Raising the level of abstraction: what if we tried to do that bottom up?

It is clear that software development is going in the direction of raising the level of abstraction since it was born.

The reason is simple: we can juggle with so many concepts in our mind. If we are busy thinking about what we stored in the EAX register it is difficult to think about the bigger picture. As we raise the level of abstraction we start using bigger bricks and we can see farther.  Once we think in terms of objects the OOP design patterns can emerge, because they build on combinations of a few concepts at our current level of abstraction.

How are we moving to higher levels of abstractions? By hiding the details. We hide how we use registers, how we allocate memory, how pointers are handled, how polymorphism is implemented.

There are several way we can achieve that: normally we build new languages from which we generate or compile to some lower level abstraction. For example many C++ compilers at the beginning were just spitting out some C. Also compilers for Eiffel were using the same strategy. One thing that instead was not tried was to evolve languages adding new concepts as they emerge. In this case I am thinking about a gradual process which would target micro-patterns. Things like getters or setters in Java. Or things like this one:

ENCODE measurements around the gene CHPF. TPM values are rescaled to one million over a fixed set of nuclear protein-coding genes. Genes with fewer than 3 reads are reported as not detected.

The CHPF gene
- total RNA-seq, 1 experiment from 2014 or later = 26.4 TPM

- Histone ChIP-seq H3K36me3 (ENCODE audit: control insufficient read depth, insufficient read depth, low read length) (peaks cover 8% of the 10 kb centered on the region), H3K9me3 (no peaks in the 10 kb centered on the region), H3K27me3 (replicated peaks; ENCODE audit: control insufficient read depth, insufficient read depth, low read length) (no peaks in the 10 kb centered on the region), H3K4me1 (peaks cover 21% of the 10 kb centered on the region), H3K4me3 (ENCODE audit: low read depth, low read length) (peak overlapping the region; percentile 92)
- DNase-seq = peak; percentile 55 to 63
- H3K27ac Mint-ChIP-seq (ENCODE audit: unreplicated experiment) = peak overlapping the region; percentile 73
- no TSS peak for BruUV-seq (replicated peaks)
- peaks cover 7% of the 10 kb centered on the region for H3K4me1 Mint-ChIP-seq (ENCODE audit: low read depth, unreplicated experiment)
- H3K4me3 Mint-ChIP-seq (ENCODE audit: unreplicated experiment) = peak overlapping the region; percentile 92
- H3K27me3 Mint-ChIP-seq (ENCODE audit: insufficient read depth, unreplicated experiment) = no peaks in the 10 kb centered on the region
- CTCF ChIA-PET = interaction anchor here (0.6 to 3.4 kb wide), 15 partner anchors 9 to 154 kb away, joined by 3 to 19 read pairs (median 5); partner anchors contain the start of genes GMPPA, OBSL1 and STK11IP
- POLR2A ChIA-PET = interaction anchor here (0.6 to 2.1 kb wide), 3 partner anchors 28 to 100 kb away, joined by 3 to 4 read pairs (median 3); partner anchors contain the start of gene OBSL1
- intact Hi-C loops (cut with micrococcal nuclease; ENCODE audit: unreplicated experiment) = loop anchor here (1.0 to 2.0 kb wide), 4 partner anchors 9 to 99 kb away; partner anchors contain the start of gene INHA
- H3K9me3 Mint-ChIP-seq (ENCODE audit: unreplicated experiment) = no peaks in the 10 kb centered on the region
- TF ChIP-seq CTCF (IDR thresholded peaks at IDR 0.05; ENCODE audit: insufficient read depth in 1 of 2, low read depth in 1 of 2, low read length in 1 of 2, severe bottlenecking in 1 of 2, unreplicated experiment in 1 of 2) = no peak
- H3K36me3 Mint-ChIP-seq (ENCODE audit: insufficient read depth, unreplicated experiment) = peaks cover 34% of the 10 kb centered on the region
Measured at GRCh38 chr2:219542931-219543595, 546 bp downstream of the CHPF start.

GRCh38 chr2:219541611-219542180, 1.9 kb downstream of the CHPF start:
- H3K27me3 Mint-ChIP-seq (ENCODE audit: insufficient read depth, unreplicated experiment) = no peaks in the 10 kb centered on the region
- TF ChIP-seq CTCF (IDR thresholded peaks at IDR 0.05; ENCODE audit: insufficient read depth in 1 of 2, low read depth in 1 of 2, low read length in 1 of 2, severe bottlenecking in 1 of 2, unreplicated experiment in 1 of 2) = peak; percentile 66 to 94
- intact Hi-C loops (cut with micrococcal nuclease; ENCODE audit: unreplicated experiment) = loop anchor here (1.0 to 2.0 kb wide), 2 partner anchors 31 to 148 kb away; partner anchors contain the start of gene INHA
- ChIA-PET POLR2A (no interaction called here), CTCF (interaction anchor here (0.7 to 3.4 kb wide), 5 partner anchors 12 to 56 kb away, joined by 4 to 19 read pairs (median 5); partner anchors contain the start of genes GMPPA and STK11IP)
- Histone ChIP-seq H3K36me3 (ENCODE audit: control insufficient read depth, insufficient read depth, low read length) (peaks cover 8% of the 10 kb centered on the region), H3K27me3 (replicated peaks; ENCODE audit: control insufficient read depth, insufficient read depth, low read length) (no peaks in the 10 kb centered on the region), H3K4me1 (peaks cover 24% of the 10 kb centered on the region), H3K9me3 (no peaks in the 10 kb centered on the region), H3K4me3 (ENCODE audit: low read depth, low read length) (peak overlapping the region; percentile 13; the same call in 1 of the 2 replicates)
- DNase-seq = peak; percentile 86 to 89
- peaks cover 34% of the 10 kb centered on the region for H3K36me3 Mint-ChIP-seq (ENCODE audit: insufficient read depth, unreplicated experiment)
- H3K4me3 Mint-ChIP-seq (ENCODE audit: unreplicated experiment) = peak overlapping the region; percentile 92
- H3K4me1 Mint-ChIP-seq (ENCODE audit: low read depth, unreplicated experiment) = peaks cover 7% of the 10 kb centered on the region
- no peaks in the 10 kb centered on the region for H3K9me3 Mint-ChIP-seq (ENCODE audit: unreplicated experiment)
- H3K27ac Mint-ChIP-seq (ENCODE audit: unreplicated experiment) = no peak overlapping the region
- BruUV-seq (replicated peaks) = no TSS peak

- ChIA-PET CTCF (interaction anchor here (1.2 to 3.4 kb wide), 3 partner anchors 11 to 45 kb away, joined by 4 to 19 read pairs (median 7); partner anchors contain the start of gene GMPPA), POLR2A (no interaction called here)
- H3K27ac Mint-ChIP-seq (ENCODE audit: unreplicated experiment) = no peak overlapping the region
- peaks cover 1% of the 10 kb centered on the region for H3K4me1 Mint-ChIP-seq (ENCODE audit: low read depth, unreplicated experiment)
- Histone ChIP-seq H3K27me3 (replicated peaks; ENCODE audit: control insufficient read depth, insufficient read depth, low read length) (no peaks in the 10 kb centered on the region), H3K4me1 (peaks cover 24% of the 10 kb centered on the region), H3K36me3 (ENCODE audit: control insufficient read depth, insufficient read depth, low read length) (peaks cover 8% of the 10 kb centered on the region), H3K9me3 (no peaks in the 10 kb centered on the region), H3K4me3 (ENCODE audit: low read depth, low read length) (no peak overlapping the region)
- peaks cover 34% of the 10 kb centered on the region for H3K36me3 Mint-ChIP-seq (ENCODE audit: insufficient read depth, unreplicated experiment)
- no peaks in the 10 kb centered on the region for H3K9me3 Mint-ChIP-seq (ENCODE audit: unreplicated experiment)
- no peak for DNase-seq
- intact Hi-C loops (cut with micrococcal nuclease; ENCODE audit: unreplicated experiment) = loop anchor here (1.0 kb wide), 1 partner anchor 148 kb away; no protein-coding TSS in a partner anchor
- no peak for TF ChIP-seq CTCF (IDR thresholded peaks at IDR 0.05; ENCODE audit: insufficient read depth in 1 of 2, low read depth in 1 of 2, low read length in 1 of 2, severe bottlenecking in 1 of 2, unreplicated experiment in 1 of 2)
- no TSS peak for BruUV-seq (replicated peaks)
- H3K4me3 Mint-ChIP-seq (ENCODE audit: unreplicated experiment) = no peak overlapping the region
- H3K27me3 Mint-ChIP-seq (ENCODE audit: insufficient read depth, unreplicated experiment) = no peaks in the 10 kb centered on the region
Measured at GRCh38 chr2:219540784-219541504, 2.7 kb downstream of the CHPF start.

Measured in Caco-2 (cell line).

What we are doing here? we are just returning self.data[code]. If it was not initialized we would set it to a default value ({}). Ok, lazy initialization: this is a concept common and comprehensible per se. What if we could add this concept and see if it is then used to build up new patterns?

This would be trivial to do using a tool like Jetbrains MPS.

I plan to play a little bit with this idea in next week and see where it leads me.

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